So how about you? How would you describe your author (not your character) voice? Have you written a story and realized it didn't fit your natural voice and style? Have you ever read a book and thought, me and this author would get along?

**Today's Theme Song**
"Pieces of Me" - Ashlee Simpson
(player in sidebar, go ahead and take a listen

 

Reader Comments (19)

great post. I just did one on narrative tone a little while ago. And, now I can read up on some more info on voice.

October 26, 2009 | Unregistered CommenterAsh. Elizabeth

I would have to say I write humor with edgy relationship issues. I've never written my MC's love interests to be guys she goes to school with. They always have to be older or a trouble college dropout. Something along that. I can't write serious, and the author I would probably get along great with is Richelle Mead.

The only time I've tried dark/serious I found myself not connecting with the people I wrote about as much as my newer novels. I come from a Mom who tells jokes that aren't funny at all and a Dad who tells corny jokes, and now I'm a weird-snarky mix. Who knew.

October 26, 2009 | Unregistered CommenterAsh. Elizabeth

I think I'm still working through to find my voice. I do think though that part of it is the tendency I have to write characters who talk and act a little bit older than their age. I think I struggle with creating believable characters, but I'm working on that one.

I think I'd get along decently well with Tamora Pierce. And Jasper Fforde, maybe. (OK, I'd just want to hange out with him in hopes that some of his talent with humor would rub off on me.)

Exellent post.

October 26, 2009 | Unregistered CommenterStephanie L. McGee

Roni, I love your picture! I always imagined you with dark hair reaching the small of your back, but you are a pretty blonde too! So funny how we conjure up images...

Like you I am seeing a thread of romance that I had not expected in my novel. I plan to be very attentive to how things unfold.

Great post.

October 26, 2009 | Unregistered CommenterTamika:

I love the new picture of you! And this is an excellent post. I'd have to agree, your voice is humorous. Go with it!

October 26, 2009 | Unregistered CommenterSusan R. Mills

It is GREAT to see a picture of you! I was so excited to put a face with your words.

I LOVE this post because I've been thinking a lot about this recently. I'm writing a chick-lit, bubble gum on the beach book and I never thought in a million years this is what I would write because I'm "serious and spiritual" it feels so cheap...I grew up reading Shakespeare, Hardy, Steinbeck and here I am writing fluff?!

But I love it and it comes naturally to me...so what can I say?

Reading you post has allowed me to relax into my bubble gum on the beach...maybe someday I'll write differently but for now...it's fluff!

October 26, 2009 | Unregistered Commenterstaceyjwarner

Another awesome post, Roni, and I really like the new pic.

Some things definitely feel more natural to write, more comfy to slide into like the slippers you mentioned. Light, fun books with heart and depth are often what I enjoy reading, and that's the kind of thing I tend to write.

October 26, 2009 | Unregistered CommenterDawn Simon

Such a great post! And it's nice that you have a real picture of yourself too! I fought against my natural voice on my first novel too. I can't get too serious or it just sounds forced. MG is a great place for me to be because I don't have to be serious at all if I don't want to be.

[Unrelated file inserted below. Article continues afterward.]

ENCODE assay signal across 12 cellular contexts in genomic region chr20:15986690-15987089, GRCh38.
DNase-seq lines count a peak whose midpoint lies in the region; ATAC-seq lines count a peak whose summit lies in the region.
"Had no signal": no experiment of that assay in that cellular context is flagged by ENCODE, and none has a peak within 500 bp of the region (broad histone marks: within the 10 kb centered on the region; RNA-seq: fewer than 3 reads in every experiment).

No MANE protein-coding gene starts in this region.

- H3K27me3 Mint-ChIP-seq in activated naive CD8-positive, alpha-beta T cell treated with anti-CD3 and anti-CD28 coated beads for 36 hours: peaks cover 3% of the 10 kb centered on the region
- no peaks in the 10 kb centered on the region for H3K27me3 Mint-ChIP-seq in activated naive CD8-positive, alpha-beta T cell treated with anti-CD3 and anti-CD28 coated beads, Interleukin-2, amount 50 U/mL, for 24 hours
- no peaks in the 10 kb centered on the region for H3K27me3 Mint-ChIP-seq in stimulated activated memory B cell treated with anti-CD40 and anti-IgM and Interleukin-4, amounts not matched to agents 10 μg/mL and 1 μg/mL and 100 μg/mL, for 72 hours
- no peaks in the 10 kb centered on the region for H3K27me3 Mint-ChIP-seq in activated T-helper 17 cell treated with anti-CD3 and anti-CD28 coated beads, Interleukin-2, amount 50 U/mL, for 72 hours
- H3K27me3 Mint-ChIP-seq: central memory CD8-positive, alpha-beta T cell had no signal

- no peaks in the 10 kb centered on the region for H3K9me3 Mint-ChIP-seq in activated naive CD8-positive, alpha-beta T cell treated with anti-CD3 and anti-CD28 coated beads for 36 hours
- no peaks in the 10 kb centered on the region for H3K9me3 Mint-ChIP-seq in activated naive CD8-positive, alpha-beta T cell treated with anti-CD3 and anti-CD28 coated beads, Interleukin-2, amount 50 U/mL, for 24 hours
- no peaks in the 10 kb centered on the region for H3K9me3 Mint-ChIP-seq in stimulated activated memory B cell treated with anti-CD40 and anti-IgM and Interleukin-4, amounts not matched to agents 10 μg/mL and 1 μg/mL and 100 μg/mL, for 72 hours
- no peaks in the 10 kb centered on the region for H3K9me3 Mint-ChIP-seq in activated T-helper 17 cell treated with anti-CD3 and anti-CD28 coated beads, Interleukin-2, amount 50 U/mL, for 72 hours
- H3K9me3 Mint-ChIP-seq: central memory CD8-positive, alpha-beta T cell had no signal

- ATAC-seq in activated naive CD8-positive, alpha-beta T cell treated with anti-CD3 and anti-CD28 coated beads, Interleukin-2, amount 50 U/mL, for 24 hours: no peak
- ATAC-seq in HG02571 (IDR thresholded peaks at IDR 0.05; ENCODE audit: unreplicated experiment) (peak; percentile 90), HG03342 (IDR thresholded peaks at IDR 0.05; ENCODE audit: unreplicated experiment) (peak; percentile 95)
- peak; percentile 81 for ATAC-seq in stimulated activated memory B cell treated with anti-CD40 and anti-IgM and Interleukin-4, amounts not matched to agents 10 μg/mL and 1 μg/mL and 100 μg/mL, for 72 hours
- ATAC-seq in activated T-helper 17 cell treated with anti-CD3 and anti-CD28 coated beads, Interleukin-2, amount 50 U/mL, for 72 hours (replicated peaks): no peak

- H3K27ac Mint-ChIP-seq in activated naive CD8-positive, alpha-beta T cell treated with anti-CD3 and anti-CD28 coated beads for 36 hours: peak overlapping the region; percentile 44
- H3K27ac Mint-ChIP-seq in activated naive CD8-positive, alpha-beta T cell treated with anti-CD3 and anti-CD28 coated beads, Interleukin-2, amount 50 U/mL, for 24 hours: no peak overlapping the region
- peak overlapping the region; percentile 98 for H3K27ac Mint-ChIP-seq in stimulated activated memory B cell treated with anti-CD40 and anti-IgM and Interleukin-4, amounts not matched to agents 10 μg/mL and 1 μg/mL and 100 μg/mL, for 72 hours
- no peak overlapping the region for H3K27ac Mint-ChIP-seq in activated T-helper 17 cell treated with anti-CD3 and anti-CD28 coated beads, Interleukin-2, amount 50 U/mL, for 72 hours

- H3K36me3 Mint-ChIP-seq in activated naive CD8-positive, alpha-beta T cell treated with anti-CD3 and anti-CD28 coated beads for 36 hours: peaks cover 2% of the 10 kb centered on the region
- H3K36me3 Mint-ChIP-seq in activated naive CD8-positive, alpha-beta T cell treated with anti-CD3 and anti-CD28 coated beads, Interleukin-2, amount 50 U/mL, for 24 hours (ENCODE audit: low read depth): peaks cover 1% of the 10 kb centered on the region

October 26, 2009 | Unregistered CommenterNatalie

Funny. I wrote about this today, too. ;) Great post!

Lynnette Labelle
http://lynnettelabelle.blogspot.com

October 26, 2009 | Unregistered CommenterLynnette Labelle

Great post, Roni! That's great that you're slipping into something comfortable and fun for you to write. That definitely makes it easier for our voice to shine through!

October 26, 2009 | Unregistered CommenterJody Hedlund

I really liked this post and it spoke to me because I'm still trying to figure out my voice. I haven't written many different genres but I have an idea what my strengths are and I just need to expand on them. I would love to be that kind of author that the readers could envision hanging out with! :)

October 26, 2009 | Unregistered CommenterJulie Dao

I'm still working on the whole voice thing. I'll have to keep you posted on how it's going.

October 26, 2009 | Unregistered Commentermelane

Great post! I have a few different characters in my three novels but if I really look at them closely most of difference lie in age, gender, situation but many personality traits are similiar.

My third book MC is just like me at 15 - always daydreaming and never paying attention in school.

October 26, 2009 | Unregistered CommenterJulie

I like the 'real' the 'dark' and the 'honest'. I love a true story. I like exploring human relationship and interactions. My books exploit this. Hopefully well :)

There is always a lot of me in what I write. I can't help it. I don't want to help it :)

October 26, 2009 | Unregistered CommenterTabitha Bird

I TOTALLY hope to be an author people want to hang out with. I'm considering that one of my goals now. GREAT post!

October 26, 2009 | Unregistered CommenterBeth

I'm struggling with this issue at the moment...

October 26, 2009 | Unregistered CommenterDeb@RGRamblings

I'm glad I stumbled upon your blog. (: I'm still trying to find my voice so to speak.

October 26, 2009 | Unregistered CommenterInsanity

I hope I have a good voice. It's hard to know until people read and respond well.

October 26, 2009 | Unregistered CommenterTina Lynn

Slightly humorous, but mostly serious. That's how I'd describe it! Character voice depends on the book. I write YA, romance, and women's fiction, so you can imagine how I feel a bit schizophrenic sometimes!

October 27, 2009 | Unregistered CommenterStephanie Faris

PostPost a New Comment

Enter your information below to add a new comment.
Author Email (optional):
Author URL (optional):
Post:
 
Some HTML allowed: <a href="" title=""> <abbr title=""> <acronym title=""> <b> <blockquote cite=""> <code> <em> <i> <strike> <strong>